A senior optometrist from a major corporation, who asked to remain anonymous, described the article as “accurate and insightful”.

He said: “The industry is shifting away from being primary eye health providers to becoming more refraction orientated. I don’t like looking at conversions and pushing for sales to meet budgets, but at the end of the day, about 80 per cent of income is obtained from selling and along with big corporate/retail chains entering the market, there is not doubt there would be a landslide shift from clinical optometry to becoming refraction and selling glasses.

“I am not sure what can be done, but increasing revenue from consultation does sound like a very possible solution to direct optometrists back to becoming more clinically orientated?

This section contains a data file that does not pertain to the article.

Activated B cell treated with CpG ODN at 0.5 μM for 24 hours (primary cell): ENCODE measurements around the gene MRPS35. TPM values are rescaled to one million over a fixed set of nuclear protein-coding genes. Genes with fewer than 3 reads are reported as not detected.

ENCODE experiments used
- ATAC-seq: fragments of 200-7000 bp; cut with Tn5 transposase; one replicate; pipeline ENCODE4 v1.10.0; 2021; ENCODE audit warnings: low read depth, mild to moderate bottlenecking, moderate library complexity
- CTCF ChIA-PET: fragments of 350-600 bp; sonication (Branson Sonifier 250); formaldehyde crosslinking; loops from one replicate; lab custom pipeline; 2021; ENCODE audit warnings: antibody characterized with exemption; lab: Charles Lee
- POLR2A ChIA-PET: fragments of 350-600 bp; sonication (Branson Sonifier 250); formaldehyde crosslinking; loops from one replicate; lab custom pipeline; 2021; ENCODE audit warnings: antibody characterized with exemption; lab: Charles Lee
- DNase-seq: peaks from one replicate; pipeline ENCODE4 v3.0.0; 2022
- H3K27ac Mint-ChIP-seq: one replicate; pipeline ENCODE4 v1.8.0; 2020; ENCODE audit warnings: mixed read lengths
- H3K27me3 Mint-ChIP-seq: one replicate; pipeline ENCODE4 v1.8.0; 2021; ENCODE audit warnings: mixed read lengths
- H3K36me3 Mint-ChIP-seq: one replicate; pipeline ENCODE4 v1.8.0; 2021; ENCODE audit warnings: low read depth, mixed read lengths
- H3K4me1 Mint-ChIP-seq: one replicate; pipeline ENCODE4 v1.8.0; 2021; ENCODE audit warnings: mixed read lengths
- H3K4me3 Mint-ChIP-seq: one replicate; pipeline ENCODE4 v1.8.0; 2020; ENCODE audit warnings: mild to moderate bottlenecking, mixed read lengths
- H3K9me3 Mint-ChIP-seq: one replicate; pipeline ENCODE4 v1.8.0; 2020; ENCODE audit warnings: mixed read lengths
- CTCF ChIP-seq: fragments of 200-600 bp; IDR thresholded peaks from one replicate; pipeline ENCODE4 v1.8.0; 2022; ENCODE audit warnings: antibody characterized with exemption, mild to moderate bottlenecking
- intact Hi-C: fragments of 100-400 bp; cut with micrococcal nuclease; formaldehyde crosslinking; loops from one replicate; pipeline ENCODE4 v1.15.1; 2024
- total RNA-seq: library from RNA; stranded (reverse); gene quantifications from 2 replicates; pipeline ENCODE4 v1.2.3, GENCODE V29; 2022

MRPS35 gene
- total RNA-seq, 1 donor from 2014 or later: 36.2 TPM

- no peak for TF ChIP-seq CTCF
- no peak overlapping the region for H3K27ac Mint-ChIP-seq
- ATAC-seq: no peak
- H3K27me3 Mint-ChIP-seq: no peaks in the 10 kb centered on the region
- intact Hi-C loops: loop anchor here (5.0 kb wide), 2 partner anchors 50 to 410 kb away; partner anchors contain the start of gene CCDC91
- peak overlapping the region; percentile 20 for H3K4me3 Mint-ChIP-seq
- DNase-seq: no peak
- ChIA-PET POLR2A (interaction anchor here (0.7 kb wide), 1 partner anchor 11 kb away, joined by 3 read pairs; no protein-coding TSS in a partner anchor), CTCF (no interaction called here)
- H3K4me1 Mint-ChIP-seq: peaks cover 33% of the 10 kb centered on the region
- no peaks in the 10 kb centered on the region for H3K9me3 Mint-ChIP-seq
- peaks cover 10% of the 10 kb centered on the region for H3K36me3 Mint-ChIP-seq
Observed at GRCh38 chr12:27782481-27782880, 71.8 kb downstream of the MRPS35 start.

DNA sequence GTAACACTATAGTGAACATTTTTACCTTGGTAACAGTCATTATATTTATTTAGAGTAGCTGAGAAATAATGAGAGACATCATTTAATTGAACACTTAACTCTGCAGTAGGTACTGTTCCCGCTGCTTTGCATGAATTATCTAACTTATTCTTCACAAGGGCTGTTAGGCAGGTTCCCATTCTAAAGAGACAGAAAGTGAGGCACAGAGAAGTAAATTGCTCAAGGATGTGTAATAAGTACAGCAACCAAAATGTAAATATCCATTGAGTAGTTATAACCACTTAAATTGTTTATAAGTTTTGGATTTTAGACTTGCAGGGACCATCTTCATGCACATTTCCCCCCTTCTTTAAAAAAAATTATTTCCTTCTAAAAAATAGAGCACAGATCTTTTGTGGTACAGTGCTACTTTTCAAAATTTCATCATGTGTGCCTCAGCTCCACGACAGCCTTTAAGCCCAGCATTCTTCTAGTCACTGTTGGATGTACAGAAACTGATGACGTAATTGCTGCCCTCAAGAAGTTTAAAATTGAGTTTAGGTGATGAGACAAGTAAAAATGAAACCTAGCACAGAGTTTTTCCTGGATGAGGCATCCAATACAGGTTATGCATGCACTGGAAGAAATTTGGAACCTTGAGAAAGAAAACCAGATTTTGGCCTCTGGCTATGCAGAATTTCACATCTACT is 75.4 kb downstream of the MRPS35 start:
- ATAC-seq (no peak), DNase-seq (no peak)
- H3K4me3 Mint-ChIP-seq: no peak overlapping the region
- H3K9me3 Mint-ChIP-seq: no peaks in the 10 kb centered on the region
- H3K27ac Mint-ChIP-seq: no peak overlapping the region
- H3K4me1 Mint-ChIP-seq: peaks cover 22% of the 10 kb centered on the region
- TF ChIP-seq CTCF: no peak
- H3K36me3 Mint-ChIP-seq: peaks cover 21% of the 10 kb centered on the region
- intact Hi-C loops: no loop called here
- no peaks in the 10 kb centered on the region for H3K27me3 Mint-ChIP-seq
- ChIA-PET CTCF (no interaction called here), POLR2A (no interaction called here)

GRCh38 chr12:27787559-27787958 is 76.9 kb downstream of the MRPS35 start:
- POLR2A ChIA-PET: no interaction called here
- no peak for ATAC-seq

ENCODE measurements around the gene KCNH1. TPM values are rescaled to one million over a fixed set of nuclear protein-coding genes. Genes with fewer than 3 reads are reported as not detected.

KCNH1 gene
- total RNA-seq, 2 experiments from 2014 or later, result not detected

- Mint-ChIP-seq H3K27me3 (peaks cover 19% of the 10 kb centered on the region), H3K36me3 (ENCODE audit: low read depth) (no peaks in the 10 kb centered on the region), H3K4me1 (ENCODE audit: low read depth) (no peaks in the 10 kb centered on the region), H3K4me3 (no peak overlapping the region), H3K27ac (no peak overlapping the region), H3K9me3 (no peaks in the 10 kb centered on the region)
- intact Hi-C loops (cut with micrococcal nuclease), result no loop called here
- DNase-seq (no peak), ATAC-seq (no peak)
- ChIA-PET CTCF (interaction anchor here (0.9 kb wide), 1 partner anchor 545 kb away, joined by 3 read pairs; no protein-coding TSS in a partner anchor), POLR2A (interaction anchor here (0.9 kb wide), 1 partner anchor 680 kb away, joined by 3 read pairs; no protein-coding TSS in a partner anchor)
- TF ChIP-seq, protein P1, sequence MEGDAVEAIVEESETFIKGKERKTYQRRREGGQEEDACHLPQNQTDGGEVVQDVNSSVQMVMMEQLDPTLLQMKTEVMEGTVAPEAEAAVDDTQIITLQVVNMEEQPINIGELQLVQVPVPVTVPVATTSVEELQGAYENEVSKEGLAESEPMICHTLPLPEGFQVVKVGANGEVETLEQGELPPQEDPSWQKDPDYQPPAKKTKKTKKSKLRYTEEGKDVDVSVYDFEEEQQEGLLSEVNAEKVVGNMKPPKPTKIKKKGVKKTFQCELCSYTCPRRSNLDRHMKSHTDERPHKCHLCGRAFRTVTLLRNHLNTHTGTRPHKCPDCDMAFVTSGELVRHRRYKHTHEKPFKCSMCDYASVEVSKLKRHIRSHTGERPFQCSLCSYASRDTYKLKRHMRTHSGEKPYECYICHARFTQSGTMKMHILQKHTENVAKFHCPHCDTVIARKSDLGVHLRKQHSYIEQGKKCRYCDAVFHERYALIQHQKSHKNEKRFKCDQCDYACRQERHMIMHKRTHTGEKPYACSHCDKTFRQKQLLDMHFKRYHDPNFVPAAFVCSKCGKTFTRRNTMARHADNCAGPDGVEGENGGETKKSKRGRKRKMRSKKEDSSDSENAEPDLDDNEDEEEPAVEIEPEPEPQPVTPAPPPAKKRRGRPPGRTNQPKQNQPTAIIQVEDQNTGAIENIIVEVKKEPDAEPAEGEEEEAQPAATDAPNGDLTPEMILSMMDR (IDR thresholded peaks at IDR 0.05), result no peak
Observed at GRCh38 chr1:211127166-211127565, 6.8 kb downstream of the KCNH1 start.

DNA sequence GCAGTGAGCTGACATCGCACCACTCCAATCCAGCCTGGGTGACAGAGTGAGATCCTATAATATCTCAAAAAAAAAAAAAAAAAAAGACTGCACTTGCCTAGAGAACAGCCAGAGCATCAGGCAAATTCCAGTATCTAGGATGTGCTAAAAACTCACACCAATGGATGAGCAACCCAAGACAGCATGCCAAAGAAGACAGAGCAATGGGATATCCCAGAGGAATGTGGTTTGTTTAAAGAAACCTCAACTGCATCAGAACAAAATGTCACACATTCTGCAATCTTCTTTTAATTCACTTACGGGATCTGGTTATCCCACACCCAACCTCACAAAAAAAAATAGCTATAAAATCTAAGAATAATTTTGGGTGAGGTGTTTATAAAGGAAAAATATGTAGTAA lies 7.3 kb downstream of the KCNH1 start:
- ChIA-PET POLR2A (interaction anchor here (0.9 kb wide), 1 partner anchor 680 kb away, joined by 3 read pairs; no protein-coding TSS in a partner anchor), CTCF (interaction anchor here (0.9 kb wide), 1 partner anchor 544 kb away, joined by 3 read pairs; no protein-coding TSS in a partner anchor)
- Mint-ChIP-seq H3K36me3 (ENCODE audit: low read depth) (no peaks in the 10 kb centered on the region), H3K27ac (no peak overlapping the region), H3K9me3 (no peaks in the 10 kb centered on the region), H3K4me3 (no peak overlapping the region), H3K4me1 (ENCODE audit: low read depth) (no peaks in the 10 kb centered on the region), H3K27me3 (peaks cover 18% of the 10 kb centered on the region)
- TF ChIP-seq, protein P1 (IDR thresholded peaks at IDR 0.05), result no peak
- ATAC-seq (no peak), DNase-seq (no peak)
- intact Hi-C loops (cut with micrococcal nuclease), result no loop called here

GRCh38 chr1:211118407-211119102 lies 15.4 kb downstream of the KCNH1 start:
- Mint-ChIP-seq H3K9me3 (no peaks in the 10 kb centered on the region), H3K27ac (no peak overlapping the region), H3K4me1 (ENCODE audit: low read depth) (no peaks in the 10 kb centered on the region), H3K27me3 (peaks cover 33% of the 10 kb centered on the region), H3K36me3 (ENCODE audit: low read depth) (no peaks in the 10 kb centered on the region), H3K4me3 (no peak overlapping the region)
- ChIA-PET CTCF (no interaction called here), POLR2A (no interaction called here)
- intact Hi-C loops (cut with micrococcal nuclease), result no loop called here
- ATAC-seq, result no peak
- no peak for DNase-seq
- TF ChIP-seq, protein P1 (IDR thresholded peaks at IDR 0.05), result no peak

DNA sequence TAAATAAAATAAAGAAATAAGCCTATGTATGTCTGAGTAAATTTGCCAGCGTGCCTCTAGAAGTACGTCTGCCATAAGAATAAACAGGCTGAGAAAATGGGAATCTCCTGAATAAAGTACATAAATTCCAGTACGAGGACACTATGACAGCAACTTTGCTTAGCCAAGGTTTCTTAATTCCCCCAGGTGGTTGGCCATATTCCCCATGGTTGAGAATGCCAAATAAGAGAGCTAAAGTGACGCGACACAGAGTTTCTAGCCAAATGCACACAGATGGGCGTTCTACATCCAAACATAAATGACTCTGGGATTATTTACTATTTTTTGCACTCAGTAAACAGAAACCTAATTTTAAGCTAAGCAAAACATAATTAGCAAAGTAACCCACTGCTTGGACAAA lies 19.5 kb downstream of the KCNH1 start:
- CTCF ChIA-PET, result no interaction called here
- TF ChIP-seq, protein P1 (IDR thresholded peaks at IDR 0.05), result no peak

“No doubt if optometry continues to sell to make revenue, this would deter good students away from the profession … that is one of the last things the Government and public wants.”

As for the Australian Medical Association (AMA), they referred mivision to two recent media releases which seem to support Pappas’ view.

In one release, the AMA said figures released by the Government showed the most significant fall in general practice bulk billing rates since 2003.

According to AMA President Dr. Rosanna Capolingua, this was because the Government had failed to index the patient’s Medicare rebate to keep up with the cost of living.